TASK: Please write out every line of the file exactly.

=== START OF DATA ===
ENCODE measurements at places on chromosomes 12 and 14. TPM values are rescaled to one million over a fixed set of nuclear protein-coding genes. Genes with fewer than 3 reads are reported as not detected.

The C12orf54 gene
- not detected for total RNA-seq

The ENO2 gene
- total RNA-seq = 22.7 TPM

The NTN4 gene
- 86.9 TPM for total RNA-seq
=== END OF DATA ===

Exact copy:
ENCODE measurements at places on chromosomes 12 and 14. TPM values are rescaled to one million over a fixed set of nuclear protein-coding genes. Genes with fewer than 3 reads are reported as not detected.

The C12orf54 gene
- not detected for total RNA-seq

The ENO2 gene
- total RNA-seq = 22.7 TPM

The NTN4 gene
- 86.9 TPM for total RNA-seq